Essayist Of Old China

For the Three Kingdoms general, see Lu Xun (Three Kingdoms).

This person has Chinese names. The family name is Zhou.

Lu Xun, (Wade–Giles romanisation: Lu Hsün), was the pen name of Zhou Shuren (25 September 1881 – 19 October 1936), a leading figure of modern Chinese literature. Writing in Vernacular Chinese as well as Classical Chinese, Lu Xun was a short story writer, editor, translator, literary critic, essayist, poet, and designer. In the 1930s he became the titular head of the League of Left-Wing Writers in Shanghai.

Lu Xun was born into a family of landlords and government officials in Shaoxing, Zhejiang; the family's financial resources declined over the course of his youth. Lu aspired to take the imperial civil service exam, but due to his family's relative poverty he was forced to attend government-funded schools teaching "Western education." Upon graduation, Lu went to medical school in Japan but later dropped out. He became interested in studying literature but was eventually forced to return to China due to his family's lack of funds. After returning to China, Lu worked for several years teaching at local secondary schools and colleges before finally finding a job at the Republic of China Ministry of Education.

After the 1919 May Fourth Movement, Lu Xun's writing began to exert a substantial influence on Chinese literature and popular culture. Like many leaders of the May Fourth Movement, he was primarily a leftist and liberal. He was highly acclaimed by the Chinese government after 1949, when the People's Republic of China was founded, and Mao Zedong himself was a lifelong admirer of Lu Xun's writing. Though sympathetic to socialist ideas, Lu Xun never joined the Communist Party of China.


Early life[edit]

Lu Xun was born in Shaoxing, Zhejiang. As was common in pre-modern China, Lu Xun had many names. His birth name was "Zhou Zhangshou". His courtesy name was "Yushan", but he later changed that to "Yucai". In 1898, before he went to the Jiangnan Naval Academy, he took the given name "Shuren" — which means, figuratively, "to be an educated man".[1] The name by which he is best known internationally, "Lu Xun", was a literary pseudonym that he chose when his fiction was first published, in 1918.[2]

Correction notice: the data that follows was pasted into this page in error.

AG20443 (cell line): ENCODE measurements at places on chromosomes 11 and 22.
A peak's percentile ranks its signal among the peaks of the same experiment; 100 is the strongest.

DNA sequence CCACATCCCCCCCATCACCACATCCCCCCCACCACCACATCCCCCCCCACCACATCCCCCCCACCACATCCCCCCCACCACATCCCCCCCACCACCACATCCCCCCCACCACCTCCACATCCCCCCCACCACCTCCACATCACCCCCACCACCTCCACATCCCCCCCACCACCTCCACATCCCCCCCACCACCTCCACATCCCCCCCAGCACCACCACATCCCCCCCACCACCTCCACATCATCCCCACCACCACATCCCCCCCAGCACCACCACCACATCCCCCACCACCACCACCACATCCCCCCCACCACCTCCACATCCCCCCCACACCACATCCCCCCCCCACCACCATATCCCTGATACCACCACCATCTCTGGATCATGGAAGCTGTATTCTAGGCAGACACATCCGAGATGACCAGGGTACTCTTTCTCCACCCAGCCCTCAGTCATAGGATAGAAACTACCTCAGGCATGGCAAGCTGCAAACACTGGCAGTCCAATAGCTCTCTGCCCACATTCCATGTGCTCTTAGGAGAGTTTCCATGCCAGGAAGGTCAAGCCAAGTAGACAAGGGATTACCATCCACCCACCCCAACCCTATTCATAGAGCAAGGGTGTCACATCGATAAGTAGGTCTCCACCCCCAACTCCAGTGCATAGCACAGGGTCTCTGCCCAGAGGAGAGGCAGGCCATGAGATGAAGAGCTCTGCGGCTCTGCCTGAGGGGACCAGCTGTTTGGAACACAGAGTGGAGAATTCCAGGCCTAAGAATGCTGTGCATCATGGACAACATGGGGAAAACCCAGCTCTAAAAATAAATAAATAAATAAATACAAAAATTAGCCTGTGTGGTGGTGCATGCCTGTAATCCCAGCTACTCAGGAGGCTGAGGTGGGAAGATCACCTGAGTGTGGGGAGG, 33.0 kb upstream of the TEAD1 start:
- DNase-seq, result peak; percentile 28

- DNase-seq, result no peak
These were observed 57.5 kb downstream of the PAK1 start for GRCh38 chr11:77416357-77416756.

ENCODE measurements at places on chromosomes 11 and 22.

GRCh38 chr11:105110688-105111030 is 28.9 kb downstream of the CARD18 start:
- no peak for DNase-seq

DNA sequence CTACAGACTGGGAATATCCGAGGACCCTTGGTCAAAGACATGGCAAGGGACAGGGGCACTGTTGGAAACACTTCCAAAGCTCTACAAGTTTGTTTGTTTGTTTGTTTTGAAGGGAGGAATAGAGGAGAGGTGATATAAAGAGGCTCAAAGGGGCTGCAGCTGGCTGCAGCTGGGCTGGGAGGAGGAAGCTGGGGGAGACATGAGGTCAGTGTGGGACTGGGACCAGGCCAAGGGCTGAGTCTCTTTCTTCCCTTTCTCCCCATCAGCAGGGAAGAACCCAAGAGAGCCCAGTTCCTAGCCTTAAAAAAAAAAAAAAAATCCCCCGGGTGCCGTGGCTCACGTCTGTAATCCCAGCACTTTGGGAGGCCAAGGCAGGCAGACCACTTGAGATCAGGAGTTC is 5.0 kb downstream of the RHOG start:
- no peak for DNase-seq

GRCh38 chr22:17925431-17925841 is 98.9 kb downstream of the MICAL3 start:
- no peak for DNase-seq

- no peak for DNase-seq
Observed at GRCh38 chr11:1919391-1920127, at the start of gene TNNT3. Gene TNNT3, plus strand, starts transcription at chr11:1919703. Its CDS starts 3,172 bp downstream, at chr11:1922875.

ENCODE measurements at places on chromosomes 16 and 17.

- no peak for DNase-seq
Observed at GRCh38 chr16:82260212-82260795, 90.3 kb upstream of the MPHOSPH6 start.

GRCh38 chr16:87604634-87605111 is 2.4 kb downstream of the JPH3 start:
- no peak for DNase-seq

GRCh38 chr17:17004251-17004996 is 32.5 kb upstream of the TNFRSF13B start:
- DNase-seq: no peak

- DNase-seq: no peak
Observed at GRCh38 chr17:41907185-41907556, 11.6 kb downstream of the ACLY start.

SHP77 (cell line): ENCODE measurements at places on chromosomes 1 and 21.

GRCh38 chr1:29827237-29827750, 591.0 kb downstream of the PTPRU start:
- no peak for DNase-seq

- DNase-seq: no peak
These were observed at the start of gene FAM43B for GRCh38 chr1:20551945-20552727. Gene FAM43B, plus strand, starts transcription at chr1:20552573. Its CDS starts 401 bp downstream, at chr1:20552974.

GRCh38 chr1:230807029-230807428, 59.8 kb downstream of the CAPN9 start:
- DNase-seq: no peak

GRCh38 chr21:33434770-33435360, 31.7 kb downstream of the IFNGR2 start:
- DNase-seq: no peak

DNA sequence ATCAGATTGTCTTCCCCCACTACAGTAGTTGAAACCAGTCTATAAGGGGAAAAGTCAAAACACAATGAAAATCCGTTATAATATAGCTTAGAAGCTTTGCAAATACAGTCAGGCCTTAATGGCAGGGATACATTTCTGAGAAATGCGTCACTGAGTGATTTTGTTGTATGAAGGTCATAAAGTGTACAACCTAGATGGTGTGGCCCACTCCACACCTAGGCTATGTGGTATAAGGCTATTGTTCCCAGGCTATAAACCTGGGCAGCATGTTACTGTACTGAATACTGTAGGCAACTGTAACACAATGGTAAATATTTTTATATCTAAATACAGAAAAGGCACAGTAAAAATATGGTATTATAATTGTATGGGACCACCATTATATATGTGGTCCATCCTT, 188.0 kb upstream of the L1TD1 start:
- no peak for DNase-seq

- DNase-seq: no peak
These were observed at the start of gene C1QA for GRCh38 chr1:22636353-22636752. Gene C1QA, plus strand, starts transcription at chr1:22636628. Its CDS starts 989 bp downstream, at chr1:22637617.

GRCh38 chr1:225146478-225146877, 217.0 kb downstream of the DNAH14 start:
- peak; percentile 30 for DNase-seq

By the time Lu Xun was born, the Zhou family had been prosperous for centuries, and had become wealthy through landowning, pawnbroking, and by having several family members promoted to government positions. His paternal grandfather, Zhou Fuqing, was appointed to the Imperial Hanlin Academy in Beijing: the highest position possible for aspiring civil servants at that time. Lu's early education was based on the Confucian classics, in which he studied poetry, history, and philosophy — subjects which, he later reflected, were neither useful nor interesting to him. Instead, he enjoyed folk stories and traditions: local operas, the mythological creatures and stories in the Classic of Mountains and Seas, and the ghost stories told to him by an illiterate servant who raised him, Ah Chang (whom he called "Mother Chang").[3] Zhou's mother was a member of the same landed gentry class as Lu Xun's father, from a slightly smaller town in the countryside (Anqiaotou, Zhejiang). Because formal education was not considered socially appropriate for girls, she did not receive any, but she still taught herself how to read and write. The surname "Lu" in Zhou Shouren's pen name, "Lu Xun", was the same as his mother's surname, "Lu".[4]